With my Big Black Boots and an Old Suitcase…

Ten years ago I had no job.

It was summer and I had finished up a great long-term subbing position at the beginning of June, but there were no substitute teaching positions during the summer months. I had yet to find a “real’ teaching job.

Ten years ago I had no relationship.

I had been dumped after a five-year relationship in the spring and I had been barely getting by on a wing and a prayer (also know as Doritos and booze) for months.

I was depressed, but I didn’t know it.

Then in July of 2003, after four months of sulking and one month of being unemployed, a friend from college emailed me that he was moving from Michigan to Santa Monica, California in August.  He had a place lined up, but would love a roommate if I wanted to come too.

I laughed at first. Yeah, right.

And then I looked around at my tiny house.  The one next-door to my grandparents that I was renting from them. The one where I ate cereal and Doritos as my only meals and some days didn’t get out of bed until 4pm.

The one I shared with my cat.

That spring all of my plans for the future gone right down the toilet.

I no longer had dreams of marrying my long-time boyfriend. I had sent out and stopped by a combination of over 100 schools looking for a teaching position and hadn’t heard from even one. I couldn’t live on $65 a day subbing (sporadically) for another school year.

Why should I stay in this tiny town? I asked myself.

I had been back from college for almost a year now; what was keeping me from packing up and moving away and trying something else?

It was so unlike me, but I went online and applied for about ten different teaching positions in and around the Santa Monica area. I also emailed my friend and told him if I could find a job offer, we might be in business.

And then I got three emails and a phone call from four of the districts I applied to in California. Three of those four wanted to hire me right there sight unseen.  No interview.  No practice lesson. In fact, they would fly me out there and help me move in.

With my big black boots and an old suitcase…
I do believe I’ll find myself a new place.*

I started to get excited.  As in call my parents and try to decide whether or not to take my cat with me across the country kind of excited.

I emailed all my friends and family and told them I was moving to California at some point.

I started thinking about how one moves across the country. Via moving trucks? On a plane? Yeah, I was not bringing the cat. He would die of the trauma.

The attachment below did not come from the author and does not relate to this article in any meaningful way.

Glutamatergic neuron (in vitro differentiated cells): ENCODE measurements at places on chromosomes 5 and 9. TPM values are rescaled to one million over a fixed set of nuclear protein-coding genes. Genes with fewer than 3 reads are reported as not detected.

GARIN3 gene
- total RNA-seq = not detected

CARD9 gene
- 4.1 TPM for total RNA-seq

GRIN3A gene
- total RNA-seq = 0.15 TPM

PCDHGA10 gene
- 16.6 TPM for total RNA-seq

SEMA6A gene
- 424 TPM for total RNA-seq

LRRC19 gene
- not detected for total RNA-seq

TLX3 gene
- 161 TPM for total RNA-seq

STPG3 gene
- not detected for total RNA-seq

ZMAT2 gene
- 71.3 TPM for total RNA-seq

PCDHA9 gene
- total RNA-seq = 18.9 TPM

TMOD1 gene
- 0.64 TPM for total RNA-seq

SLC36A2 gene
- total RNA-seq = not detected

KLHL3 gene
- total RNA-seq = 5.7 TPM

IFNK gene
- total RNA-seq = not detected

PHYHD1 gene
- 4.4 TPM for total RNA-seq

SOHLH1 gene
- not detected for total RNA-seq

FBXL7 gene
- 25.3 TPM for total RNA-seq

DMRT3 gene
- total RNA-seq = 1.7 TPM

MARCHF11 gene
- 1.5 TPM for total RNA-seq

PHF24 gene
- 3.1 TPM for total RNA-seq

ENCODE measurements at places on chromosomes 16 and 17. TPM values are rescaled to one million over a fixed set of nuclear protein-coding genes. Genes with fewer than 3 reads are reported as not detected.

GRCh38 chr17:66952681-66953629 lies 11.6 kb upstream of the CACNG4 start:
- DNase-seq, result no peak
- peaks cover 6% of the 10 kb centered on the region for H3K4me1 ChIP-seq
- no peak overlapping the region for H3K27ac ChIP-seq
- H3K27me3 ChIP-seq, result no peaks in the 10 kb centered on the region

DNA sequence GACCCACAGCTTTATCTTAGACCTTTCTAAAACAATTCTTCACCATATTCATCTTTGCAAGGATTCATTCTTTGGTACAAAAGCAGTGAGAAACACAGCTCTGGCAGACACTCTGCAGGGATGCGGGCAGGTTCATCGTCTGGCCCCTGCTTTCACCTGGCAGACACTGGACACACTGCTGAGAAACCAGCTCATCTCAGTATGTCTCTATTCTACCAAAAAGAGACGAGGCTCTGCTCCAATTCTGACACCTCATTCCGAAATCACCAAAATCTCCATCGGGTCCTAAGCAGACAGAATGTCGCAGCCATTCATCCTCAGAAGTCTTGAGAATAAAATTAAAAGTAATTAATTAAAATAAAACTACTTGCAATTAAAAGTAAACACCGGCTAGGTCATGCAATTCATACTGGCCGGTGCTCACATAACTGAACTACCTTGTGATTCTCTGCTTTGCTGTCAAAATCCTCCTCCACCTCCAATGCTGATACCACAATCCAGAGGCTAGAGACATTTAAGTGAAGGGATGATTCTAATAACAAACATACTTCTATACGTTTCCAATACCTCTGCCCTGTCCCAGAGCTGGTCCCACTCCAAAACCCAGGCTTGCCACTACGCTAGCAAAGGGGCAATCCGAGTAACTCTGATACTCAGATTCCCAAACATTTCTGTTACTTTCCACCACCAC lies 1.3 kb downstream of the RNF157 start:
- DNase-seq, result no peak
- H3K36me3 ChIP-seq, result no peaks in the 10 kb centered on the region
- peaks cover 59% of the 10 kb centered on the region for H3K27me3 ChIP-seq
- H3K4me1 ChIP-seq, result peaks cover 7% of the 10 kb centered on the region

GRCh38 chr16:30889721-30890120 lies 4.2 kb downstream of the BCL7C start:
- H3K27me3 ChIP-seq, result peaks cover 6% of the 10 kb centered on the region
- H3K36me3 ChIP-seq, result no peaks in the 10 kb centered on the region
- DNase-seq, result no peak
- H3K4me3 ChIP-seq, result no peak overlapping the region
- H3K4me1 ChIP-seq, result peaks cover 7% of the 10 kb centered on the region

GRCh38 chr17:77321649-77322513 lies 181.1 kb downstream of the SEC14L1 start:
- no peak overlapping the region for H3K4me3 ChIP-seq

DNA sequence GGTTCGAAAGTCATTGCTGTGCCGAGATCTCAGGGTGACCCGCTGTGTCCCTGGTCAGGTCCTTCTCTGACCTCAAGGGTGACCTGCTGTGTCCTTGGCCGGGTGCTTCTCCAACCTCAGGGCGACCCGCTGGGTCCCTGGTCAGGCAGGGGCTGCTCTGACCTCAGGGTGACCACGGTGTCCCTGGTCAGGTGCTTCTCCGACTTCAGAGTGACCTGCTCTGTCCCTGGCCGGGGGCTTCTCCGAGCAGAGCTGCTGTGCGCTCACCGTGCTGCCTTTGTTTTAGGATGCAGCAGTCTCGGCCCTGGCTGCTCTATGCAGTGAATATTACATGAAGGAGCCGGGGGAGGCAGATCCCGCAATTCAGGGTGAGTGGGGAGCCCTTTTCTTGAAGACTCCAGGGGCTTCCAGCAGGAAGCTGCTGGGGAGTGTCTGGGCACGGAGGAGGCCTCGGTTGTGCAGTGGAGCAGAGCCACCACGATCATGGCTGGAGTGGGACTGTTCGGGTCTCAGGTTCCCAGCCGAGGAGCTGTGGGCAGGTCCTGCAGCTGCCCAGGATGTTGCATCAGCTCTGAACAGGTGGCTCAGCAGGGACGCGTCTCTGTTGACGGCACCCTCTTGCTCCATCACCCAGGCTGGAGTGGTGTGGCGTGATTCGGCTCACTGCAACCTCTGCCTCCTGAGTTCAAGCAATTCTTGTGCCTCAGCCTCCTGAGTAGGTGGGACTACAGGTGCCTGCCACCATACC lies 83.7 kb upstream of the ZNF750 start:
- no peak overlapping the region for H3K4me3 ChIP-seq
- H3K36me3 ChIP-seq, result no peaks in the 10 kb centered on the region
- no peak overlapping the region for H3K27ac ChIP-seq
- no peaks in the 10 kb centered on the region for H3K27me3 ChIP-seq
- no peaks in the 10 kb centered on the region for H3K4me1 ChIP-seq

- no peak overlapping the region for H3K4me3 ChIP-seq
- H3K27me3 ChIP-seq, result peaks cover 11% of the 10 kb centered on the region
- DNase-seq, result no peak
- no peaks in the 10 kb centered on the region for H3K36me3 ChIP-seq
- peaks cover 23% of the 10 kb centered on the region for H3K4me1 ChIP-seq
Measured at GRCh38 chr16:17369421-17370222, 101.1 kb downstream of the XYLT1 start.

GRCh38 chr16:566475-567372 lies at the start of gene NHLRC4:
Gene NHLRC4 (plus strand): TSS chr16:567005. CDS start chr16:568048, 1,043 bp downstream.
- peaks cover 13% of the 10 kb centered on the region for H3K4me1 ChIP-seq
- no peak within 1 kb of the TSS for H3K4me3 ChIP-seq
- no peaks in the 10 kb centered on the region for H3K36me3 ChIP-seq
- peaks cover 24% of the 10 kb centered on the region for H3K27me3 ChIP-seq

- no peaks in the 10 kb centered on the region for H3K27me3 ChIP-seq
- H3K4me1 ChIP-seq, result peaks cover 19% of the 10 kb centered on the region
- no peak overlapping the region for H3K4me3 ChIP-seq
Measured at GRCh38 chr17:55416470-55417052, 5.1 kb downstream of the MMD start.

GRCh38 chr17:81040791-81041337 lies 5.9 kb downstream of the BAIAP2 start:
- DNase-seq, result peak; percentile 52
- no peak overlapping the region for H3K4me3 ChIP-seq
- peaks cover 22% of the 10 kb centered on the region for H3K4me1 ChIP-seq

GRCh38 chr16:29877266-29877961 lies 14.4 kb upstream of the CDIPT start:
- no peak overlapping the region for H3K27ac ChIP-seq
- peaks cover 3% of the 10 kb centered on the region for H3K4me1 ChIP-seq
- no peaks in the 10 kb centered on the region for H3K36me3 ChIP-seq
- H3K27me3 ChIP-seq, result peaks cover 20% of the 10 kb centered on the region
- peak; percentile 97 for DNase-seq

We can live beside the ocean,
leave the fire behind
Swim out past the breakers
watch the world die.

My friend, Cortney, emailed me to tell me good luck and that he thought it was a cool idea, but that truthfully he would miss me an awful lot. He was the only person (other than my mom) to convey such a feeling. That I would be missed if I left.

I remember thinking he was sweet and that I would surely miss him too. I mean, he was such a great friend.

Less than a month later, this happened.

And a week after that, my current school district called me for an interview…and I got the job.

A couple weeks after that Cortney was not my friend anymore, he was my boyfriend.

I didn’t move, obviously. I decided to take the job in my current school district (where I had done my student teaching and several long-term substitute positions).  I decided to take the plunge on Cortney.

It’s been ten years since I made that decision.  The decision to stay in the tiny small town I always said I would leave.

When I went to college, I had determined that I would meet a guy from somewhere and go to that somewhere.  I was not going to follow the pattern of marrying a guy from my high school and having his babies and living my whole life in this hick town.

Until I did.

Not because I didn’t try to NOT end up this way.  But because this is the way I was supposed to end up.

It’s been ten years and I rarely think about the chance I had to “get away” from this life.  Probably because I never wish this life away. Even when it sucks, I never wish I was somewhere else with a different guy with different (or no) kids.

I never don’t want this life.

Sometimes I don’t think I am doing a good job at this life I was gifted, but I never ever wish it away.

Not for all the white sands on a Santa Monica beach.

*Lyrics from “Santa Monica” by Everclear

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